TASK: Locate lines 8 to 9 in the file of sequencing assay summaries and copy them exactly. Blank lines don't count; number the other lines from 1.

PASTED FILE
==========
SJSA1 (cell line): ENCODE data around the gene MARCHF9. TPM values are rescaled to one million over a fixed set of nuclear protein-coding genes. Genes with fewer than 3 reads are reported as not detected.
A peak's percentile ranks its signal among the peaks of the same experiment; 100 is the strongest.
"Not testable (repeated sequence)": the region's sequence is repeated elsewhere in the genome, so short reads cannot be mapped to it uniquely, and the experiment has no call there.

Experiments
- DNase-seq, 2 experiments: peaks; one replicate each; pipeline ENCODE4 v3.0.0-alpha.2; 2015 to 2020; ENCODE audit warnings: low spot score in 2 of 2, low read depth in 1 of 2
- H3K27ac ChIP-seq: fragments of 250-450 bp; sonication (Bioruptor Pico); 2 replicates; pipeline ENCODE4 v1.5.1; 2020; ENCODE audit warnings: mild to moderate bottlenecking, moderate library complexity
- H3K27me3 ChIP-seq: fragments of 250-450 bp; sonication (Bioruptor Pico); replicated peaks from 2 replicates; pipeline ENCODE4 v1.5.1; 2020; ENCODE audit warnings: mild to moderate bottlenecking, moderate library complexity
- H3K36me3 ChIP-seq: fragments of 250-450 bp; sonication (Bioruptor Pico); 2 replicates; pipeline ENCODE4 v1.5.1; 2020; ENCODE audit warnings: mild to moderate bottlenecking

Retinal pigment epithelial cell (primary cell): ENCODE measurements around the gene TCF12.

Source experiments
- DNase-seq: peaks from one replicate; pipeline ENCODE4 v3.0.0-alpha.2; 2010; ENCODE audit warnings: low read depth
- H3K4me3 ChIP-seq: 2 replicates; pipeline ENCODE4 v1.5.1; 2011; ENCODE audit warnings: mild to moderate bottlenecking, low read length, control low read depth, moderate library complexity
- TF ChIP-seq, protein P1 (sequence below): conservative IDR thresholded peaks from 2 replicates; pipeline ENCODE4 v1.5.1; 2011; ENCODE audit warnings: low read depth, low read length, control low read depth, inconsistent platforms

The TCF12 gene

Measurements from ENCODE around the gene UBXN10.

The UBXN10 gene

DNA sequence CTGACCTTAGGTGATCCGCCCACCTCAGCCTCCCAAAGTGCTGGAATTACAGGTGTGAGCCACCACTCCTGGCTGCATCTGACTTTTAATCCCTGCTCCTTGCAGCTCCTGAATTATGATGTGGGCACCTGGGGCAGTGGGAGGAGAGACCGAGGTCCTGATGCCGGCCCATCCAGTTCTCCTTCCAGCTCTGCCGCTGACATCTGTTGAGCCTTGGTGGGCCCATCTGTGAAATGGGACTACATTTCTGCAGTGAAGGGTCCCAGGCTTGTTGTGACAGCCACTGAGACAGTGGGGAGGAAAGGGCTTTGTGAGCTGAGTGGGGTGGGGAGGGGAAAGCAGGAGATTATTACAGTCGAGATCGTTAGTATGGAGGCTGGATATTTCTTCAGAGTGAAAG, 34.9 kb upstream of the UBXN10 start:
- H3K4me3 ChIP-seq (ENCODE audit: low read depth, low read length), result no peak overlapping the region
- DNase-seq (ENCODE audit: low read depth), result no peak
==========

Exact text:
- H3K36me3 ChIP-seq: fragments of 250-450 bp; sonication (Bioruptor Pico); 2 replicates; pipeline ENCODE4 v1.5.1; 2020; ENCODE audit warnings: mild to moderate bottlenecking

Retinal pigment epithelial cell (primary cell): ENCODE measurements around the gene TCF12.